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Israel's changing landscapes make this a great country for hiking, whatever your fitness level. Good spots to try include the Maktesh Ramon crater in the Negev, Wadi Qelt in the West Bank and various trails in the Golan. It's worth visiting the SPNI (Society for Protection of Nature in Israel), for more information on hiking. If you'd rather sit on a horse than use your own feet, there are lots of riding centres in the Galilee, Golan and Tel Aviv areas. For swimming try Tel Aviv's beaches and Eilat (if you can bear the resort atmosphere), which is also good for windsurfing, sailing, waterskiing and diving. For an extraordinary diving experience, visit Caesarea, where you can dive the ruins of Herod's city.




Events
 

Not surprisingly, Israeli holidays and festivals are mostly religious. Keep an eye out for Jewish holidays, in particular, as the country really does grind to a halt on these days and you'll have to put your travel plans on hold. The Jewish sabbath day, Shabbat, is celebrated from sunset Friday to sunset Saturday, and no work may be done on this day. Yom Kippur, in October, is the holiest day in the Jewish calendar. This is the day of atonement, and it is marked with 25 hours of abstinence from just about everything, combined with prayer, contemplation and confession. The Feast of Passover celebrates the Jewish exodus, led by Moses, from Egypt. For a week in April everyone eats matza, a flat, tasteless bread. Jewish festivals aren't all abstinence and abnegation, though - during Purim, held in March to celebrate Jewish resistance to assimilation, everyone is required to get so drunk that they can't distinguish the words 'bless Mordechai' from 'curse Haman'.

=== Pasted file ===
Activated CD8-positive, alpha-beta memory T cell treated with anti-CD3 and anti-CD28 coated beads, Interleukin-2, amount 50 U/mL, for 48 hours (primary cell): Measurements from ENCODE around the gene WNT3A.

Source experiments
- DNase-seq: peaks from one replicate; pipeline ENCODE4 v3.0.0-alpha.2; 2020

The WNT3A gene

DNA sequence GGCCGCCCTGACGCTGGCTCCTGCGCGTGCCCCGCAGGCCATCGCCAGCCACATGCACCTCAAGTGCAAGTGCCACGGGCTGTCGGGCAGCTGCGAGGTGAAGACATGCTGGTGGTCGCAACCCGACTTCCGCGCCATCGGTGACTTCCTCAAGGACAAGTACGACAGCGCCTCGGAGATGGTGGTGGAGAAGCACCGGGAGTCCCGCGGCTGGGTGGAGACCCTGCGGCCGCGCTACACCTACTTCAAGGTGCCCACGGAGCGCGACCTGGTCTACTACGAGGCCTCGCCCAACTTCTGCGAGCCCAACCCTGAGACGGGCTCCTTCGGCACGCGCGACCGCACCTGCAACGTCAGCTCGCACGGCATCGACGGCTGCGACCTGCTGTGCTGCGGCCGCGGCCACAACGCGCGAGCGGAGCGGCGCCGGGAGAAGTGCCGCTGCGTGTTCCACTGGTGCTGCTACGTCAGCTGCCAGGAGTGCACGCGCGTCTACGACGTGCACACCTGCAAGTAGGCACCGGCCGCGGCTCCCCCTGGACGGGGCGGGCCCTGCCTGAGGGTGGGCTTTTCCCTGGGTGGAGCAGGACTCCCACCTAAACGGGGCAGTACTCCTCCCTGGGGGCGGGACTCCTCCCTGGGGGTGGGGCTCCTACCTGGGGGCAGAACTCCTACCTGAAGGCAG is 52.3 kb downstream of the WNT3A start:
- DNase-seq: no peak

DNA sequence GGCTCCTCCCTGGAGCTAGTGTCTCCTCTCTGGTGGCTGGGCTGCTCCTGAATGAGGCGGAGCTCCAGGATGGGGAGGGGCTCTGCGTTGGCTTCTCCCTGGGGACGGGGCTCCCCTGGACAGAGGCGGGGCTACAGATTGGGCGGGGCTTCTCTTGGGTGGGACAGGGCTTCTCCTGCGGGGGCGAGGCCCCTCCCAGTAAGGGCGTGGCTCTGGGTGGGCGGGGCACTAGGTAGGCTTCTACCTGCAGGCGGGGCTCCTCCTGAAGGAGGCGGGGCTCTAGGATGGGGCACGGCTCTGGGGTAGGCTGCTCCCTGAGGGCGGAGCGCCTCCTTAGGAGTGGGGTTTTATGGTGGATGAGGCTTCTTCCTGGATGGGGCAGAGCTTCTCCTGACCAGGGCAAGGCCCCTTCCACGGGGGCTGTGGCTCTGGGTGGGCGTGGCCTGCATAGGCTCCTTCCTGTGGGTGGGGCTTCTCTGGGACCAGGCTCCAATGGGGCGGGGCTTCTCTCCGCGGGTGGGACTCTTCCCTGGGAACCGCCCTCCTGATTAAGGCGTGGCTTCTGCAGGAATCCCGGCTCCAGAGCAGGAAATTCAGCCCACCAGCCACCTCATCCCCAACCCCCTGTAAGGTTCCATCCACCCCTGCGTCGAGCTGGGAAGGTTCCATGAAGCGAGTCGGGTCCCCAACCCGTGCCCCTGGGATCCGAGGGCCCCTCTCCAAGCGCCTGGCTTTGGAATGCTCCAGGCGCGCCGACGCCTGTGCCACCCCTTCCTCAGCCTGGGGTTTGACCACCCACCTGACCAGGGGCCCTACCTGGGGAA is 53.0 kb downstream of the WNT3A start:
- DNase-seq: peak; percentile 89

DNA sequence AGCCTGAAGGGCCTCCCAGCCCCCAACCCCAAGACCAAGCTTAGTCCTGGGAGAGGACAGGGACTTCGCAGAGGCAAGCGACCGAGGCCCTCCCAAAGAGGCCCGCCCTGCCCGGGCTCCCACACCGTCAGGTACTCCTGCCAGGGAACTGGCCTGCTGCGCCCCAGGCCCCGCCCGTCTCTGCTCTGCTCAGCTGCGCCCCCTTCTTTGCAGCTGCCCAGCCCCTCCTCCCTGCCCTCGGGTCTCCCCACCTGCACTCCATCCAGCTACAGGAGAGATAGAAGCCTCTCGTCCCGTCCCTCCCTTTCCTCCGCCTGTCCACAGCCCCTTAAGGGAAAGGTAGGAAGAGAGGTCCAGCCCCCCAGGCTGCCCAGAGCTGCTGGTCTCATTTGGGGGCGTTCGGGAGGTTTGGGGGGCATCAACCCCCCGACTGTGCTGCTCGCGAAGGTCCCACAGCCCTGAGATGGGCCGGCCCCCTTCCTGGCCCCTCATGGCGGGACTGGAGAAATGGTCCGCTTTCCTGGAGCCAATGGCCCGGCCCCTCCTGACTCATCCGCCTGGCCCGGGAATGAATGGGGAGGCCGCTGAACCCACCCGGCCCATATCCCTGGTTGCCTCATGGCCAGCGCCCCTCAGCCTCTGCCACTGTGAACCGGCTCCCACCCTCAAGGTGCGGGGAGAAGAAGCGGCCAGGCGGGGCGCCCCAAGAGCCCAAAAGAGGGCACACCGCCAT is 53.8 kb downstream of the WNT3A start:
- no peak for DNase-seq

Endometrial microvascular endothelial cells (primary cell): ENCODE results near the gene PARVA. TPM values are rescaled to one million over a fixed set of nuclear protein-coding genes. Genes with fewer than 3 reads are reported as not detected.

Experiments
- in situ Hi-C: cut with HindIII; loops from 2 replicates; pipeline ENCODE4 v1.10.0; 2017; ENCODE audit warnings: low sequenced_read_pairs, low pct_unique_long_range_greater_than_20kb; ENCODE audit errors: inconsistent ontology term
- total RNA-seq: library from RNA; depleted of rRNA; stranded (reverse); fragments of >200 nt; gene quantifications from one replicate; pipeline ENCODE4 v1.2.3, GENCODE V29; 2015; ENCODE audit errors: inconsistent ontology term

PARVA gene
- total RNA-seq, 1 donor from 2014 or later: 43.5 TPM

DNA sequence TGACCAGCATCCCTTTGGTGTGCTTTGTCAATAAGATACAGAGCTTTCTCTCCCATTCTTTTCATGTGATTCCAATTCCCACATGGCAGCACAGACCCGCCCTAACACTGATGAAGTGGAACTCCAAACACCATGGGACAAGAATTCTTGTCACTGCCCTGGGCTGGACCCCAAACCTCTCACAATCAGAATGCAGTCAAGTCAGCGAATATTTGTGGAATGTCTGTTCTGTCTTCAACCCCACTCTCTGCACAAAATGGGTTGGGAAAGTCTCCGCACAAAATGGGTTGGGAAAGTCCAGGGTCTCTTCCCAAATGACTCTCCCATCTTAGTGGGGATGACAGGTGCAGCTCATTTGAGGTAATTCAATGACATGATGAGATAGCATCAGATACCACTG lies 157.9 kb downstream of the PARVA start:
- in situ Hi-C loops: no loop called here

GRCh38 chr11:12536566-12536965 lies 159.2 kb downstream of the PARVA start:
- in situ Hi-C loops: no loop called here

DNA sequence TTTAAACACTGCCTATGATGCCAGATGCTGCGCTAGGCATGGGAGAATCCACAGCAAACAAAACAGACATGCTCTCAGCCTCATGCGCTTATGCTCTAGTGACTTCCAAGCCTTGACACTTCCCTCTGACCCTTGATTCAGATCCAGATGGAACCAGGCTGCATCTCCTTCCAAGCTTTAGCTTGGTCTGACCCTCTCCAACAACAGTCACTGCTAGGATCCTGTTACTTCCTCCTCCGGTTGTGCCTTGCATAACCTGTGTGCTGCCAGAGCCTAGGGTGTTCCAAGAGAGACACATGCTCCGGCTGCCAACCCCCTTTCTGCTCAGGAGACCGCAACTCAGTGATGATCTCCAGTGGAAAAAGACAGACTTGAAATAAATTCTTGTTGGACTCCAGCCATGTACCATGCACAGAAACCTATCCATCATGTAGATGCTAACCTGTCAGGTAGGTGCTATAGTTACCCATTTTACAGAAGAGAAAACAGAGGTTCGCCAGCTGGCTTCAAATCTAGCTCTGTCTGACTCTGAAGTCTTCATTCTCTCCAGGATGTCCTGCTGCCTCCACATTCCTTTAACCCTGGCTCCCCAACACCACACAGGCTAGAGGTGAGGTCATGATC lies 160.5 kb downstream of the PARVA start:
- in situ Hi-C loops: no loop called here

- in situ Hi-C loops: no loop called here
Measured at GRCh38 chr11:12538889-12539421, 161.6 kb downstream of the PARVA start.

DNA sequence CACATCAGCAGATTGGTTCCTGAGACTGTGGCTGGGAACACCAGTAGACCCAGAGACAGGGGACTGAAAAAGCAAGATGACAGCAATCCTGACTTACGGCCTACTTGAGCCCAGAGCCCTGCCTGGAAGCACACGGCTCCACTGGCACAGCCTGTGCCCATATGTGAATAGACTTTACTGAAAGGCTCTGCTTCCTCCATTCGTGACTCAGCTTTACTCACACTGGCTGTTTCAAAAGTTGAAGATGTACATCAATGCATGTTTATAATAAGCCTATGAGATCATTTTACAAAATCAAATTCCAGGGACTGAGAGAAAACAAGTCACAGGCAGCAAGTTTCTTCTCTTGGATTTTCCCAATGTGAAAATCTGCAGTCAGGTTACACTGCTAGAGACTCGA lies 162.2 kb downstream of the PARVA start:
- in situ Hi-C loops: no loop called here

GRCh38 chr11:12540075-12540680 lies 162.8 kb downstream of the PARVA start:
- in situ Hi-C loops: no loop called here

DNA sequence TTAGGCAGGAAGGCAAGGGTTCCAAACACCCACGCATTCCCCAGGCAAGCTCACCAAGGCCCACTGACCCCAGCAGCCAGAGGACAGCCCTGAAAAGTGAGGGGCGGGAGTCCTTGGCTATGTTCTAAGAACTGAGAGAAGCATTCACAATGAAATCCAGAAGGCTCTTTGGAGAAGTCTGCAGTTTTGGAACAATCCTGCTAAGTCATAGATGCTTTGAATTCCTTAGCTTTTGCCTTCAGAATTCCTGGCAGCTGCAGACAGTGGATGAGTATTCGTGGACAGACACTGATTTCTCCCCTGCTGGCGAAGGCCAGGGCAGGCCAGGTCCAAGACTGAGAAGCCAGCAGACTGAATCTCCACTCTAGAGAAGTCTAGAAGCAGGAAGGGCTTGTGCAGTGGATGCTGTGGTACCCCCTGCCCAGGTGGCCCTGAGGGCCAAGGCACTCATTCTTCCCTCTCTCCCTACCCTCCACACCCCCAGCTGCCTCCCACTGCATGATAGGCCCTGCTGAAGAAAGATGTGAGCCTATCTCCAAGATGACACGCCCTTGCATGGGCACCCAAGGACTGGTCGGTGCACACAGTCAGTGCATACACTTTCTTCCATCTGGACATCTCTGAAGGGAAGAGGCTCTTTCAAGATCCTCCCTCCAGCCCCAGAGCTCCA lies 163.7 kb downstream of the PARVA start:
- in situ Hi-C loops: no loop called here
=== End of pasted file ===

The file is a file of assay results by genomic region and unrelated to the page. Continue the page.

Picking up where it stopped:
The big one for Muslims is Ramadan, a month where everyone fasts between sunup and sunset to conform to the fourth pillar of Islam. If you're in Israel at this time, be sensitive to the fact that most of the Muslims around you are very, very hungry. Ramadan ends with a huge feast, Eid al-Fitr, where everyone prays together, visits friends, gives presents and stuffs themselves.


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